Saul Kassin and Gisli Gudjonsson, in their article for Scientific American Mind, “True Crimes, False Confessions,” argue that “society should discuss the urgent need to reform practices that contribute to false confessions and to require mandatory videotaping of all interviews and interrogations” (2005, p. 26). After analyzing their argument, I shall argue that, although one might object that Kassin and Gudjonsson focus too heavily on the importance of protecting criminal suspects, they provide a compelling argument that social justice requires such reforms as mandatory video-tapping of police interrogations. In developing their case for the need to reform interrogation tactics, Kassin and Gudjonsson survey a number of studies regarding the role of confessions in criminal investigations. For example, they are at pains to provide evidence that interrogations are often influenced by a bias on the part of the interrogator. Further concern is found in the fact that Miranda rights, as found in the American legal system, are insufficient safeguards, given that suspects, especially innocent ones, often waive those rights. Finally, Kassin and Gudjonsson note that aggressive interrogation tactics can often produce false confessions. What makes these findings most troubling, according to Kassin and Gudjonsson, is the strong correlation between false confession and wrongful conviction. Trial jurors, we are told, are inclined to give disproportionate weight to a confessions, even taking it to outweigh so-called “hard evidence.” As a characteristic example, Kassin and Gudjonsson cite the case of Bruce Godschalk. Even when DNA evidence proved Godschalk could not have been the rapist, the District Attorney of the case refused to release him from prison, stating that “…I trust my detective and his tape-recorded evidence” (Kassin and Gudjonsson, 2005, p. 28). Because of this tendency on the part of jurors and prosecutors, together with the facts listed above...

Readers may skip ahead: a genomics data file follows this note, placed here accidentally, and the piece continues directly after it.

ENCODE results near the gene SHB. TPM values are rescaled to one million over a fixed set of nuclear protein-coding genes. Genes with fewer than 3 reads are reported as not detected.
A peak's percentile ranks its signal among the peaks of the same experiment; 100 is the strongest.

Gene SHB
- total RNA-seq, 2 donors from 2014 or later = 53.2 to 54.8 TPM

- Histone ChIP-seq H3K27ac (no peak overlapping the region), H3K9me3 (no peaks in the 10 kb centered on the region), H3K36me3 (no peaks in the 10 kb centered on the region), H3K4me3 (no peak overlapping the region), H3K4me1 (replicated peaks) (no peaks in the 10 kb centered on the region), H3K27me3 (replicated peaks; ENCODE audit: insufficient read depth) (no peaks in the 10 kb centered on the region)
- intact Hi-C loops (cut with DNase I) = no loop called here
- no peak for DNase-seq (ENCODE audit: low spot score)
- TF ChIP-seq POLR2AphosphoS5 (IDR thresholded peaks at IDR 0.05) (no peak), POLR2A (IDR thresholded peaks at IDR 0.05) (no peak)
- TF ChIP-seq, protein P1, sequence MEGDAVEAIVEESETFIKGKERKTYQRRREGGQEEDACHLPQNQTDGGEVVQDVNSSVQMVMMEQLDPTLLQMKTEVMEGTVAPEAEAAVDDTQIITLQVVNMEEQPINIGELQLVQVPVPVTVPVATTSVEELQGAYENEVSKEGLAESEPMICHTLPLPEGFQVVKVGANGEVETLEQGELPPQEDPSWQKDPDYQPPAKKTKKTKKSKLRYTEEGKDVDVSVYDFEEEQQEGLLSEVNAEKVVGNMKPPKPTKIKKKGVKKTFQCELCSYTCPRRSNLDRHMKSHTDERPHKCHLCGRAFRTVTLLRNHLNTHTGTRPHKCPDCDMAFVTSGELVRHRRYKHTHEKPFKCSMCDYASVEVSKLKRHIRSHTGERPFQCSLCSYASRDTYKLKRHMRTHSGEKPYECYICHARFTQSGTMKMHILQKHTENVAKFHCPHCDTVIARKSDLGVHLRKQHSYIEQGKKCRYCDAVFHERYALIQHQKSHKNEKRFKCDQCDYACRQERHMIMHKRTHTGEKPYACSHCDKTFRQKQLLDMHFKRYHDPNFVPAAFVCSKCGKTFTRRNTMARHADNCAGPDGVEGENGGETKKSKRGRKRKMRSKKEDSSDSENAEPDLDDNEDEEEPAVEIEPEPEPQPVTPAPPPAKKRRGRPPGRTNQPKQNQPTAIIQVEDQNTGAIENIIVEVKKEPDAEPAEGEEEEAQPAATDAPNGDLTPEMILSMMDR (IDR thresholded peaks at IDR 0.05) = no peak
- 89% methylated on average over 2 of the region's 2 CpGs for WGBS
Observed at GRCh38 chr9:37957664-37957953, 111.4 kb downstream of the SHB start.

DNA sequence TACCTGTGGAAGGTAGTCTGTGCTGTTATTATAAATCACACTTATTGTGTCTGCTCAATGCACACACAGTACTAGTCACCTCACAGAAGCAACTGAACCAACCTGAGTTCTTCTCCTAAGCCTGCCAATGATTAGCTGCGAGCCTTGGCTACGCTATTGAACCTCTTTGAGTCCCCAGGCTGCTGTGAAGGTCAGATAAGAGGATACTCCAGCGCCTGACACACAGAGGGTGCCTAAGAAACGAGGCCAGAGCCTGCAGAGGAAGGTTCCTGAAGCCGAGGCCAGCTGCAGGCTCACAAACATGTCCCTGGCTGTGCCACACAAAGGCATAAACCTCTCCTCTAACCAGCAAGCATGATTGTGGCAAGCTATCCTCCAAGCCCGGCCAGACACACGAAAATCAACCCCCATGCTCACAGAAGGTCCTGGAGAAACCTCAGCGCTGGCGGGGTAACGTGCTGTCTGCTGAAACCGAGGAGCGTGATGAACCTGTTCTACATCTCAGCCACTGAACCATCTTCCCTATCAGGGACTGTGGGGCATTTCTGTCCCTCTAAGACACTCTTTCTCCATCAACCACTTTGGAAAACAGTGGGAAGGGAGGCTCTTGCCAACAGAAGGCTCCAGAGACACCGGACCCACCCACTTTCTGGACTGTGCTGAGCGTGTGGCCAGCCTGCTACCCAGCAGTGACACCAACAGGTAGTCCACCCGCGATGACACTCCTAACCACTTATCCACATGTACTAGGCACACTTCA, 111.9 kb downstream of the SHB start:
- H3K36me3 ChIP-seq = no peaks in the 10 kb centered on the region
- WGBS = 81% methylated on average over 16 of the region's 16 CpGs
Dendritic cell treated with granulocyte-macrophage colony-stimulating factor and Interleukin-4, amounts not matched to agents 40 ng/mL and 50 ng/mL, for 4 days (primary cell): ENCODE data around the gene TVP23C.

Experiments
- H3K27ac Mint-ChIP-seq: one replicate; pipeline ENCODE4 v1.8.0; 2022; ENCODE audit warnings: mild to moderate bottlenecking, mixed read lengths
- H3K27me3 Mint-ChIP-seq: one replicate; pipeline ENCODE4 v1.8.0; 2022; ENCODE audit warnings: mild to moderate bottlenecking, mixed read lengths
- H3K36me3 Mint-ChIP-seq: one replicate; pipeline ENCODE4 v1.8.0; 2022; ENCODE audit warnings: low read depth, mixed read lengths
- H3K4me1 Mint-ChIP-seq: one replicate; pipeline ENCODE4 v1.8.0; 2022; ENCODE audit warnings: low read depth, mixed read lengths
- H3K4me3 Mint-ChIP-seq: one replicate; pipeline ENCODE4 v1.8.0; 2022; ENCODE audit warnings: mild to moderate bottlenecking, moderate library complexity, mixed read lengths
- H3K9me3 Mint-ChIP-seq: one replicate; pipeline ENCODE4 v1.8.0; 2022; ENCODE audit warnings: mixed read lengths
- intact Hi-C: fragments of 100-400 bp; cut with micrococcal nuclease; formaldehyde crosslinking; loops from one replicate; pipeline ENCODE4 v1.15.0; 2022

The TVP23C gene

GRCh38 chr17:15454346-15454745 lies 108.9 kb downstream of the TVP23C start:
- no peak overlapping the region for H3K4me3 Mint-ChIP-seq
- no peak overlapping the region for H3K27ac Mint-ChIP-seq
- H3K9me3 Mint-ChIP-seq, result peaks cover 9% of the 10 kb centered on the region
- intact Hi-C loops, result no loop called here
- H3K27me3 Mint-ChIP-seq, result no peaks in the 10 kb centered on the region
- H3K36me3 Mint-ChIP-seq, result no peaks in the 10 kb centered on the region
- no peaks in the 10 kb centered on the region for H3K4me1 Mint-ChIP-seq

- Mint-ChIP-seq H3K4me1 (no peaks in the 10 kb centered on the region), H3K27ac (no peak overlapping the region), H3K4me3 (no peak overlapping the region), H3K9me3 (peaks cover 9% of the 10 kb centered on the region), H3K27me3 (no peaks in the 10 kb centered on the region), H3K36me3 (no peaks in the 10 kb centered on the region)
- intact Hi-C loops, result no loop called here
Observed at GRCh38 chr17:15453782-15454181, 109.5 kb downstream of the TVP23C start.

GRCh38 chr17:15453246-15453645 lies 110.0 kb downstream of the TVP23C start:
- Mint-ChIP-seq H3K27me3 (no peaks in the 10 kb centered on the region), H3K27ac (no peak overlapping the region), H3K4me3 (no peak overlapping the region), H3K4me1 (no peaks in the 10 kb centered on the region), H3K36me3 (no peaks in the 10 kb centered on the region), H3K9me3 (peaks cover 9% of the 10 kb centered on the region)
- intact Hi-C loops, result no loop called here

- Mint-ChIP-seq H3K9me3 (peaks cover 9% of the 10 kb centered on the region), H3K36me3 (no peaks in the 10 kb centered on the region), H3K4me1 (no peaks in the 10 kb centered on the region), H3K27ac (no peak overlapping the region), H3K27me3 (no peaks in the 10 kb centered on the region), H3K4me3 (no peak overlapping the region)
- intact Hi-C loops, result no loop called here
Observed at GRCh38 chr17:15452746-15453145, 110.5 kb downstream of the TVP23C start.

Please join StudyMode to read the full document